Angels And Insects

on January 26, 1996 by Shlomo Schwartzberg
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From Playhouse International Pictures (the revamped PBS supplier American Playhouse) comes this startling and penetrating study of Victorian England, perhaps the best take yet on that era and its intertwining with sexual repression and ignorance. An excellent Mark Rylance ("Institute Benjamenta") plays William Anderson, a poor, boyish naturalist whose career setbacks bring him under the roof of the wealthy Alabaster family. He falls in love with the icily beautiful Eugenia ("Twenty-One's" Patsy Kensit), marries her and starts a family, all the while continuing his studies in the arcana of insects, aided by an Alabaster family relative ("Four Weddings and a Funeral's" Kristin Scott Thomas) who shares his interest. But connubial bliss isn't to be Adamson's lot in life; a tragic revelation tears all asunder.
Adapting A.S. Byatt's novel, "Morpho Eugenia," with wife Belinda Haas, director Philip Haas ("The Music of Chance") displays a strong command of the material, guiding "Angels and Insects" smoothly and arriving at a conclusion resonant and disturbing in equal measure. The usual high British standards of acting and set design are evident, but this isn't "Masterpiece Theatre"; the feelings are too nasty and raw.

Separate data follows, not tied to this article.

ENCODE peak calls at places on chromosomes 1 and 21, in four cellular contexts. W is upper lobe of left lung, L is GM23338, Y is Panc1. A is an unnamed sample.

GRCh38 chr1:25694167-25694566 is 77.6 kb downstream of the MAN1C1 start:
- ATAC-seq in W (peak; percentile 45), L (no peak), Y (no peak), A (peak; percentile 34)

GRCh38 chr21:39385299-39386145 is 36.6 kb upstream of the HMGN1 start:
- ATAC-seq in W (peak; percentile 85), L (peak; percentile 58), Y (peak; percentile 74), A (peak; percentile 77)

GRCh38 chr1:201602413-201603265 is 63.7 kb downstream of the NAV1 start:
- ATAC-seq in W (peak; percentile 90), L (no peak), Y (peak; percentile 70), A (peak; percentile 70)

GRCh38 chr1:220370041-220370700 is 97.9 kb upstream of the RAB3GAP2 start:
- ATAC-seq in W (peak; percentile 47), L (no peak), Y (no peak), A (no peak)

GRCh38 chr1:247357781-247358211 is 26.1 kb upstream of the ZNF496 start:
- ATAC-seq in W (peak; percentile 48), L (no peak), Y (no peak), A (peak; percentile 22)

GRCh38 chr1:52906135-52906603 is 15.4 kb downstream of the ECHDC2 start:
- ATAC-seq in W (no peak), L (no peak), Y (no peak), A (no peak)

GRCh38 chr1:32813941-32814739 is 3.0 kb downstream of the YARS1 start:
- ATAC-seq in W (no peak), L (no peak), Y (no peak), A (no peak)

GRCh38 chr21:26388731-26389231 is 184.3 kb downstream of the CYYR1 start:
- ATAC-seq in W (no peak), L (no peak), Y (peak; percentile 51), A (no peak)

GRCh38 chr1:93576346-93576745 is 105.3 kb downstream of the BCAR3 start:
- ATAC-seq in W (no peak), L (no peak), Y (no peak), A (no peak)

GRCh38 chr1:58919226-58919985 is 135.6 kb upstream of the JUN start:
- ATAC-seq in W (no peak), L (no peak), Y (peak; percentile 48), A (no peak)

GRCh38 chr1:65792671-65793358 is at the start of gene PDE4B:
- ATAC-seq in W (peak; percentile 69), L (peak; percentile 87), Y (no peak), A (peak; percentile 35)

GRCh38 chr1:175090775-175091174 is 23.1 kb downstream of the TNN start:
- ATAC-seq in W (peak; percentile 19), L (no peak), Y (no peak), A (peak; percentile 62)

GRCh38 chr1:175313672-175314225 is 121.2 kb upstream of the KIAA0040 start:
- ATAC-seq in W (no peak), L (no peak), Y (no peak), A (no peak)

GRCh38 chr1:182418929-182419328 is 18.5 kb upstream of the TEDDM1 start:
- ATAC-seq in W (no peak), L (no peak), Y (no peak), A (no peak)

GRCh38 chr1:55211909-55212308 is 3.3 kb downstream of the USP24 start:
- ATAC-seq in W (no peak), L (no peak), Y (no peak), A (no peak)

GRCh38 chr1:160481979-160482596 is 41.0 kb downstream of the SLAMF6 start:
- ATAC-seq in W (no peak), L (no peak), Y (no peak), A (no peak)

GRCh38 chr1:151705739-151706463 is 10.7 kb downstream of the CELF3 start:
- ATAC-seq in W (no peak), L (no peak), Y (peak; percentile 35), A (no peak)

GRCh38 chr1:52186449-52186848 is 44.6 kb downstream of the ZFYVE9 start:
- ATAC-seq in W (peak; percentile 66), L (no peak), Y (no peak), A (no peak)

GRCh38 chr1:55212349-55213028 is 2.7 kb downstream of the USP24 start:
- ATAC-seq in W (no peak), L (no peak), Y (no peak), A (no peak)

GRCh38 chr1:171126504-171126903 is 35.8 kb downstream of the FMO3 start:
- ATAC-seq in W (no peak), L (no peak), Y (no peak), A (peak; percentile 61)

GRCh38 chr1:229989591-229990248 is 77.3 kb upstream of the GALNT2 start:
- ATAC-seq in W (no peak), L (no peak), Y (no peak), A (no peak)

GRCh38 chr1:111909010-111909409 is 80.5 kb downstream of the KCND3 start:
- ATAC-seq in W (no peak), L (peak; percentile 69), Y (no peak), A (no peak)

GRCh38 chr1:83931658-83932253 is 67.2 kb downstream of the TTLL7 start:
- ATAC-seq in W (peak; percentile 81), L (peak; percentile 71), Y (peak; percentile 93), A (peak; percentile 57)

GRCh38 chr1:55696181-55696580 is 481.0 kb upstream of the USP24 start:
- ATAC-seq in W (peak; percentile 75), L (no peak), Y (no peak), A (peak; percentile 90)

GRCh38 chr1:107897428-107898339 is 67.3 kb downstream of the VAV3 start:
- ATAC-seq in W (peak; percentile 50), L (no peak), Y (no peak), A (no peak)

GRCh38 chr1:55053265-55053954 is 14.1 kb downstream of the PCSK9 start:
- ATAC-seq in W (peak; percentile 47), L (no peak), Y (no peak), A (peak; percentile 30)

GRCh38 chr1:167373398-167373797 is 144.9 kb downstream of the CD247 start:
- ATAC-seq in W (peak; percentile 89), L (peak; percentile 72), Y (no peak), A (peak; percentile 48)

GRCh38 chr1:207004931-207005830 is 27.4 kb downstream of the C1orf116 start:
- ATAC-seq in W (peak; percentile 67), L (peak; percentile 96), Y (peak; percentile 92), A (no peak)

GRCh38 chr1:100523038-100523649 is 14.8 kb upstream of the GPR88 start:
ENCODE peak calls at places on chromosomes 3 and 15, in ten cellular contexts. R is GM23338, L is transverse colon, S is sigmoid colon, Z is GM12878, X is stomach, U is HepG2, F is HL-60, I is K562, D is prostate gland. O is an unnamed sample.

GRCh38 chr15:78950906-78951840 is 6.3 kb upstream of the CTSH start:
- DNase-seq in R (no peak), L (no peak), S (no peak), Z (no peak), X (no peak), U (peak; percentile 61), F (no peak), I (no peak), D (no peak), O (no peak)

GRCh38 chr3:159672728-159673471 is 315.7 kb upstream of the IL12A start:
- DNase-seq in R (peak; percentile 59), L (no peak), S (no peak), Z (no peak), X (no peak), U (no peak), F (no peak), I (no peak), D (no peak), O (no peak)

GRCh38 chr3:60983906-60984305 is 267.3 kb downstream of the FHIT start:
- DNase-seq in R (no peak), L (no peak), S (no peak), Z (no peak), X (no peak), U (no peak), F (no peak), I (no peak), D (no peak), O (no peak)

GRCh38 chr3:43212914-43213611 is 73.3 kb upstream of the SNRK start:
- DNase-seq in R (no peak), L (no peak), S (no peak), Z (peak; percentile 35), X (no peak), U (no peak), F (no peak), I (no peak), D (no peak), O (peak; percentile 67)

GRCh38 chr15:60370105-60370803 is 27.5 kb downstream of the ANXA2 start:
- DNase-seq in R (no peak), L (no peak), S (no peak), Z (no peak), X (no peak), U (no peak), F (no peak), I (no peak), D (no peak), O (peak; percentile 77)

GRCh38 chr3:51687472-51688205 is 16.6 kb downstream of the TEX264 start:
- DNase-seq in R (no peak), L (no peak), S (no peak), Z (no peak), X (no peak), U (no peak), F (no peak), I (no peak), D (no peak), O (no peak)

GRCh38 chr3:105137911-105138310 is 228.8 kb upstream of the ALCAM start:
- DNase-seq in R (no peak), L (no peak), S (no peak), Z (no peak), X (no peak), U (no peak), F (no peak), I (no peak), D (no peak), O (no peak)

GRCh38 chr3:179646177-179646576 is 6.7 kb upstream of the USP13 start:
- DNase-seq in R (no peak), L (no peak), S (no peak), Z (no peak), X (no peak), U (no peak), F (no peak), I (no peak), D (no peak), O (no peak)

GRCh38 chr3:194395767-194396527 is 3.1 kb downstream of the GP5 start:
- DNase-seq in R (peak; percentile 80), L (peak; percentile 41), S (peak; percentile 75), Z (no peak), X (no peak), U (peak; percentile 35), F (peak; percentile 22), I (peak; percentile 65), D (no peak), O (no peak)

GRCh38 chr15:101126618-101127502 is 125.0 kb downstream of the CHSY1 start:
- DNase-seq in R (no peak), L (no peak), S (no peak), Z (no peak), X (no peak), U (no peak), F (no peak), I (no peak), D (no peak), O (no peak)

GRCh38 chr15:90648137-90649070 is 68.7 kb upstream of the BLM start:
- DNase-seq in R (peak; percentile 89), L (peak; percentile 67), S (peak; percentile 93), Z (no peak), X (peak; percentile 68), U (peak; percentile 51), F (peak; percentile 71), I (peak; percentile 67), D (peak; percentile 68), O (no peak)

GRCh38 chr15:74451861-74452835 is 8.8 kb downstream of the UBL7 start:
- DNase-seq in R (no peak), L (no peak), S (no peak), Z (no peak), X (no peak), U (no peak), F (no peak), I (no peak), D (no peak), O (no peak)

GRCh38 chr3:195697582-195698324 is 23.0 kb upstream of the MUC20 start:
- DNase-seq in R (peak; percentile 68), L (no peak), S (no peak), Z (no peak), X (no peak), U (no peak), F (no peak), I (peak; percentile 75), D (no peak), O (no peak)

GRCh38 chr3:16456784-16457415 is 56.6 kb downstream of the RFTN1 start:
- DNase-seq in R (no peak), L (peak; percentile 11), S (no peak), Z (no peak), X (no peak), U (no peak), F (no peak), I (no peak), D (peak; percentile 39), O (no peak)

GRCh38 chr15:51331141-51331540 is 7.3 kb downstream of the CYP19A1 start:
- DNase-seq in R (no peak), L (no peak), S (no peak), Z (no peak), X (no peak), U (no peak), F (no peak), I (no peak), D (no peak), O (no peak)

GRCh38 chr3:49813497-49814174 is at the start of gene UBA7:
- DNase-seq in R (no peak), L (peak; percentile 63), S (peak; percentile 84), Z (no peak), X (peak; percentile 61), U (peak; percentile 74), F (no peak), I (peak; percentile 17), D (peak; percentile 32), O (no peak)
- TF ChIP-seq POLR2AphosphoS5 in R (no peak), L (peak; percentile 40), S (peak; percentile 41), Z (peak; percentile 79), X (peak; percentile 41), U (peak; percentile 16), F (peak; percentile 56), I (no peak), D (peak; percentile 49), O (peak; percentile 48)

"Angels and Insects" also goes further than the usual costume epic. It's telling in its observations on Victorian dining habits, class structures and social attitudes, but that age's sexual and emotional undercurrents -- and their contrast with the logical and emotionless world of insect life -- are the film's main concerns. Haas offers explicit sex with an impact heightened by the genuine eroticism and desperation William and Eugenia bring to the act; rarely has passion and need been so realistically brought to the screen. Compared to the usual exploitative Hollywood view of the subject, "Angels and Insects" is truly an adult and subversive piece of work. Starring Mark Rylance, Kristin Scott Thomas and Patsy Kensit. Directed by Philip Haas. Written by Philip Haas and Belinda Haas. Produced by Joyce Herlihy and Belinda Haas. A Goldwyn release. Drama. Not yet rated. Running time: 117 min.
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